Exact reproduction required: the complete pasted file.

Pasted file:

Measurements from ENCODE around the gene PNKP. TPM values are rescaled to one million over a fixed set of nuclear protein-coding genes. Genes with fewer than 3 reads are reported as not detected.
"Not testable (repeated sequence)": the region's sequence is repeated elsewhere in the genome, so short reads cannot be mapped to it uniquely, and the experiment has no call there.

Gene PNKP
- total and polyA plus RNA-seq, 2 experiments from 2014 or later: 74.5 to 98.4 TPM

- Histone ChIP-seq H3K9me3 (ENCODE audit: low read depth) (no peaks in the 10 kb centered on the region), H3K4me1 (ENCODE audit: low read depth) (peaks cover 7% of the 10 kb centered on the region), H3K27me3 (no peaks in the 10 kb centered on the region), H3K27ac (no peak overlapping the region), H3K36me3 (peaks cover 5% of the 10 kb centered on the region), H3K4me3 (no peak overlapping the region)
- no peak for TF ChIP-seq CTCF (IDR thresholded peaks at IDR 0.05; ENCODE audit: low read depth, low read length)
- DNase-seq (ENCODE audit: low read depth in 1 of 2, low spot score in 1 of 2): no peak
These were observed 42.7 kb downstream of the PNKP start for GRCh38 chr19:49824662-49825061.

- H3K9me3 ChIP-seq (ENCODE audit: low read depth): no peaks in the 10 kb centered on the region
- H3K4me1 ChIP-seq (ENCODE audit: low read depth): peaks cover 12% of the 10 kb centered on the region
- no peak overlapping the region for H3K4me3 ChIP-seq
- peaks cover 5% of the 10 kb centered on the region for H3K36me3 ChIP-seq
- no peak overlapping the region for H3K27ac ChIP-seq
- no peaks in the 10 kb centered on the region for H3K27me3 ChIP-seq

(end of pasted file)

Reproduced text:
Measurements from ENCODE around the gene PNKP. TPM values are rescaled to one million over a fixed set of nuclear protein-coding genes. Genes with fewer than 3 reads are reported as not detected.
"Not testable (repeated sequence)": the region's sequence is repeated elsewhere in the genome, so short reads cannot be mapped to it uniquely, and the experiment has no call there.

Gene PNKP
- total and polyA plus RNA-seq, 2 experiments from 2014 or later: 74.5 to 98.4 TPM

- Histone ChIP-seq H3K9me3 (ENCODE audit: low read depth) (no peaks in the 10 kb centered on the region), H3K4me1 (ENCODE audit: low read depth) (peaks cover 7% of the 10 kb centered on the region), H3K27me3 (no peaks in the 10 kb centered on the region), H3K27ac (no peak overlapping the region), H3K36me3 (peaks cover 5% of the 10 kb centered on the region), H3K4me3 (no peak overlapping the region)
- no peak for TF ChIP-seq CTCF (IDR thresholded peaks at IDR 0.05; ENCODE audit: low read depth, low read length)
- DNase-seq (ENCODE audit: low read depth in 1 of 2, low spot score in 1 of 2): no peak
These were observed 42.7 kb downstream of the PNKP start for GRCh38 chr19:49824662-49825061.

- H3K9me3 ChIP-seq (ENCODE audit: low read depth): no peaks in the 10 kb centered on the region
- H3K4me1 ChIP-seq (ENCODE audit: low read depth): peaks cover 12% of the 10 kb centered on the region
- no peak overlapping the region for H3K4me3 ChIP-seq
- peaks cover 5% of the 10 kb centered on the region for H3K36me3 ChIP-seq
- no peak overlapping the region for H3K27ac ChIP-seq
- no peaks in the 10 kb centered on the region for H3K27me3 ChIP-seq